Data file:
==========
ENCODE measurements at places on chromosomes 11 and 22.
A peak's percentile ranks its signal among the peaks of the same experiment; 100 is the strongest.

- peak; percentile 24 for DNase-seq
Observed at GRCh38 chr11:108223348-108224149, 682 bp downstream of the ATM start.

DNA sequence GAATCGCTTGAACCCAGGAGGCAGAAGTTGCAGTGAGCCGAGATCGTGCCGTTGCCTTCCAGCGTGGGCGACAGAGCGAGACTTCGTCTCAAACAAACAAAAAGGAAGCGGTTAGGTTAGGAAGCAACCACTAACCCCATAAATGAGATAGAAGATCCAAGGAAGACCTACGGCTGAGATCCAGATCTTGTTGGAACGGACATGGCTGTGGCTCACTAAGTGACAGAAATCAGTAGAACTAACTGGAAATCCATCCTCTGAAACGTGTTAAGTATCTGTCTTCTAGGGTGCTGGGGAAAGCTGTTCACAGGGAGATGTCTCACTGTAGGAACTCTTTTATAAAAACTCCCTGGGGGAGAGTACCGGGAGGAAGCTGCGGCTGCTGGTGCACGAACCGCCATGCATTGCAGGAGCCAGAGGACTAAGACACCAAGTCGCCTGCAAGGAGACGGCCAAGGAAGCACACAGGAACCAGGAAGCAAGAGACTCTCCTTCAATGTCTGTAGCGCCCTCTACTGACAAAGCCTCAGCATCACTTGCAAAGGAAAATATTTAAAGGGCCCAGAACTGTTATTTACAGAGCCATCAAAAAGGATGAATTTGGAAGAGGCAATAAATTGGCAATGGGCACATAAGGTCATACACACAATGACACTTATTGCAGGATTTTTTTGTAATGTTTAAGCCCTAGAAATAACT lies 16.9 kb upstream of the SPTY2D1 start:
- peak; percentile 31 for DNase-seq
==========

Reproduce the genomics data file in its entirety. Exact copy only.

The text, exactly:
ENCODE measurements at places on chromosomes 11 and 22.
A peak's percentile ranks its signal among the peaks of the same experiment; 100 is the strongest.

- peak; percentile 24 for DNase-seq
Observed at GRCh38 chr11:108223348-108224149, 682 bp downstream of the ATM start.

DNA sequence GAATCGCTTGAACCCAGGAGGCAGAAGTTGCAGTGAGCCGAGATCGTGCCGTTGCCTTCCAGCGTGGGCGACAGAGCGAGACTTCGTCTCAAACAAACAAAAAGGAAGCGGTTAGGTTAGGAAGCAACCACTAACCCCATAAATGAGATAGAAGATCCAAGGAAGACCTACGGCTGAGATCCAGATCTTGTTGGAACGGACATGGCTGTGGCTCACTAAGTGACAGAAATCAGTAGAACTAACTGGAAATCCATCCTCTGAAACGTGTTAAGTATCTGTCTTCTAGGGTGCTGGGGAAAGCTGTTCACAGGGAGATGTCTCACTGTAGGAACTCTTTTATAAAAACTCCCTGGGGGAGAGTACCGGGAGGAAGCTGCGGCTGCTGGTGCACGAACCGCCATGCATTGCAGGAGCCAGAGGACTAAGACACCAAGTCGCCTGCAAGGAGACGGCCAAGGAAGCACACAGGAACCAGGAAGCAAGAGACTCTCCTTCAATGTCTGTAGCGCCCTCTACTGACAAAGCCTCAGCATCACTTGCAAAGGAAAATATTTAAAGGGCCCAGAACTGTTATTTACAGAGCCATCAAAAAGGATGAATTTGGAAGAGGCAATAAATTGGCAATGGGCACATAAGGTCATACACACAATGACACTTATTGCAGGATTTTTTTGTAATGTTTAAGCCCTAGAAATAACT lies 16.9 kb upstream of the SPTY2D1 start:
- peak; percentile 31 for DNase-seq